Tell me your thoughts on this. I have a mother who for the most part of my life has been "supportive." Only, as I grew older I started to realize that something wasn't quite right.
I am currently in a graduate program. For many years now when I touched upon the subject of building a life for myself, a career, and eventually becoming independent and moving out on my own (yes, I still live at home), the first sentiments she would express amounted to her being proud. Only by the end of such a conversation, she always ended up by painting a clear picture of how hard life is, and that I will never make it on my own, that i would never make enough to pay the bills or live on my own, etc. She never failed to remind me how hard it would be to find a job, and that the debt would kill me. (Keep in mind, I am in a J.D. program and that my future plans always consisted in renting a not at all expensive apartment, nothing luxurious.)
For many years I felt afraid of life, not to mention even of people. Ever since I have distanced myself from her, though I still live at home, keeping conversation to a minimum, and all this for some time now, I feel I have grown enormously, as if I've come out of some dark, sinister world. I trust in myself and I know that is a good thing.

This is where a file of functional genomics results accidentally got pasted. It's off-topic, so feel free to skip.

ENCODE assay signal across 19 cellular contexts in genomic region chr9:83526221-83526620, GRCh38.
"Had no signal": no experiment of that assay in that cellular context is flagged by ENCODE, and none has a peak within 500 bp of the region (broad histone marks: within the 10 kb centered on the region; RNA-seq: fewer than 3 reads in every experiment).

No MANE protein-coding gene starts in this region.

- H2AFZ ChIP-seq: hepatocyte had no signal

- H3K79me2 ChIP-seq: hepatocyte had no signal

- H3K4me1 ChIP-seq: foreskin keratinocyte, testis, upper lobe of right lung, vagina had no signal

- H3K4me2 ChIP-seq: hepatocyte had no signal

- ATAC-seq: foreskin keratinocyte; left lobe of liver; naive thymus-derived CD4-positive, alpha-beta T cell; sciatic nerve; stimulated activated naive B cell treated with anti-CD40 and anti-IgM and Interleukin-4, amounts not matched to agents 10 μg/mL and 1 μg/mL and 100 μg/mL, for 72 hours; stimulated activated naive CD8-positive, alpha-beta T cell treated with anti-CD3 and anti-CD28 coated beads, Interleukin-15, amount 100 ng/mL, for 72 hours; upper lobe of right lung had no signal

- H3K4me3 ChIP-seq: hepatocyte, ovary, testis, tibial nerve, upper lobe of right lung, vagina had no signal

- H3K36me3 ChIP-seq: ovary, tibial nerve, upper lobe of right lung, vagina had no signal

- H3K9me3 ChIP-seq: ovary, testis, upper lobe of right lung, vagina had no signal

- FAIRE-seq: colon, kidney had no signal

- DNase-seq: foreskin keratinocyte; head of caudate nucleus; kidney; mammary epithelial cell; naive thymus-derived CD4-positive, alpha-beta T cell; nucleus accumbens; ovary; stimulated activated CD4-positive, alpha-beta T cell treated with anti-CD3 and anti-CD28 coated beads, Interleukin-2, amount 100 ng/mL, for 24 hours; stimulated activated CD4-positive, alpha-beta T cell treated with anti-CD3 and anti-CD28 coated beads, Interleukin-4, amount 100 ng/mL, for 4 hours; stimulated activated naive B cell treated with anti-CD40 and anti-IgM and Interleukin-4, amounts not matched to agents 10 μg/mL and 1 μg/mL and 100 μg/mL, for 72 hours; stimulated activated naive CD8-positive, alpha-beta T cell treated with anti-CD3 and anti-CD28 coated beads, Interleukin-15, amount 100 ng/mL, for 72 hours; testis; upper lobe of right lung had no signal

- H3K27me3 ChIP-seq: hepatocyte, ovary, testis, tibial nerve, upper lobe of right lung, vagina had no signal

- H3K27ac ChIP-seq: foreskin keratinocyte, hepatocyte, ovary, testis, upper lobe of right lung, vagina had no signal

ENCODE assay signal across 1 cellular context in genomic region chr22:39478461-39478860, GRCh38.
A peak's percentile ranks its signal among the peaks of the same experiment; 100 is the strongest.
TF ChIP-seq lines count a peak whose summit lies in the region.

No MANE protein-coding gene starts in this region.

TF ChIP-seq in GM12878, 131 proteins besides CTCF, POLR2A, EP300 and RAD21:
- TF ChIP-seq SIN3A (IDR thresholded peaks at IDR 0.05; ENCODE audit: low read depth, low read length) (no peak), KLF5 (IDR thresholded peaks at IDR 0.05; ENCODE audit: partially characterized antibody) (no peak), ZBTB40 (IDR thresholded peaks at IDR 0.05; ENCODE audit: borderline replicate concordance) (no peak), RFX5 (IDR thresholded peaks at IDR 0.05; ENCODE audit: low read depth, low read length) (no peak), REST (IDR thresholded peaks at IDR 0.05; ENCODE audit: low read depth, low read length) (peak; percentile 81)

The last sentence captures it all -- you trust in yourself now. I think your mom lacks Trust, capital T. She doesn't trust that things will be okay and that people will be safe. When her anxiety starts flaring up and poking holes in things, she's not really aware of what's happening or doesn't have the skills to control it. So inevitably, her anxiety runs wild and tramples on other people's sense of Trust by convincing them that things, other people, and the future, aren't safe.
Understanding what's going on is really the key to climbing out of it, as you're already doing. You may want to take it a step further and ask "why hasn't she taken responsibility about her anxiety?" Is she unaware? Does she lack the inner strength to challenge it? Does she lack of understanding of where her anxiety originated? Did she, for example, have her own anxious mother? Is she, perhaps, worried that you're going to become too independent and abandon her?
Asking these questions will help you see that your mom isn't vindictive or blameworthy. She's got her own issues, her own fears, her own shady upbringing that has disturbed her peace of mind in the same way yours was disturbed. Just as I wouldn't blame you but encourage you, with kindness, to understand what's going on and make the necessary corrections, I wouldn't blame your mother either and would treat her with the same care. If you can really appreciate the similarities between you and your mom, you can find a good balance so that you're not so close that you let her anxiety trample you, but not so far that you lose your relationship with her.